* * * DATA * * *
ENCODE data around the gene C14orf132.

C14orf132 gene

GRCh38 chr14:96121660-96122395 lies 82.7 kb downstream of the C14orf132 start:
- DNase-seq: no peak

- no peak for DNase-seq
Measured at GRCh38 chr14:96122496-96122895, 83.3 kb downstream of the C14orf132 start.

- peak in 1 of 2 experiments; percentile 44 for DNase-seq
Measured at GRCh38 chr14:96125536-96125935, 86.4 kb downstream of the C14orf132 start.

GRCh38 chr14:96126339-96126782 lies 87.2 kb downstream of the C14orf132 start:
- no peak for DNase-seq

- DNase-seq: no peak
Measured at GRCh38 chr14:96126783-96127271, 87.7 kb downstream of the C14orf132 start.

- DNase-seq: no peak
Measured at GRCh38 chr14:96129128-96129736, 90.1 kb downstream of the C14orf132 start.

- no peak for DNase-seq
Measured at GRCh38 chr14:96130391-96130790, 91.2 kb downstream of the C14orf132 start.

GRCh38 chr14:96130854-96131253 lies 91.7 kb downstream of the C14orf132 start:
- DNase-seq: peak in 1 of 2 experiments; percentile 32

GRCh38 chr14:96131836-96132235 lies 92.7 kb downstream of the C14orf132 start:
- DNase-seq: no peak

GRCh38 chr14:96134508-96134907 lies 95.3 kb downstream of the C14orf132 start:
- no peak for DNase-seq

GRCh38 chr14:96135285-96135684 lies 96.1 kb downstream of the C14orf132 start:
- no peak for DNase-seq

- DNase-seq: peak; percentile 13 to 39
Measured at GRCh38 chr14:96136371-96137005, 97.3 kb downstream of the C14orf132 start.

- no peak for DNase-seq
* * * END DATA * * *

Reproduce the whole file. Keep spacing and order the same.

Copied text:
ENCODE data around the gene C14orf132.

C14orf132 gene

GRCh38 chr14:96121660-96122395 lies 82.7 kb downstream of the C14orf132 start:
- DNase-seq: no peak

- no peak for DNase-seq
Measured at GRCh38 chr14:96122496-96122895, 83.3 kb downstream of the C14orf132 start.

- peak in 1 of 2 experiments; percentile 44 for DNase-seq
Measured at GRCh38 chr14:96125536-96125935, 86.4 kb downstream of the C14orf132 start.

GRCh38 chr14:96126339-96126782 lies 87.2 kb downstream of the C14orf132 start:
- no peak for DNase-seq

- DNase-seq: no peak
Measured at GRCh38 chr14:96126783-96127271, 87.7 kb downstream of the C14orf132 start.

- DNase-seq: no peak
Measured at GRCh38 chr14:96129128-96129736, 90.1 kb downstream of the C14orf132 start.

- no peak for DNase-seq
Measured at GRCh38 chr14:96130391-96130790, 91.2 kb downstream of the C14orf132 start.

GRCh38 chr14:96130854-96131253 lies 91.7 kb downstream of the C14orf132 start:
- DNase-seq: peak in 1 of 2 experiments; percentile 32

GRCh38 chr14:96131836-96132235 lies 92.7 kb downstream of the C14orf132 start:
- DNase-seq: no peak

GRCh38 chr14:96134508-96134907 lies 95.3 kb downstream of the C14orf132 start:
- no peak for DNase-seq

GRCh38 chr14:96135285-96135684 lies 96.1 kb downstream of the C14orf132 start:
- no peak for DNase-seq

- DNase-seq: peak; percentile 13 to 39
Measured at GRCh38 chr14:96136371-96137005, 97.3 kb downstream of the C14orf132 start.

- no peak for DNase-seq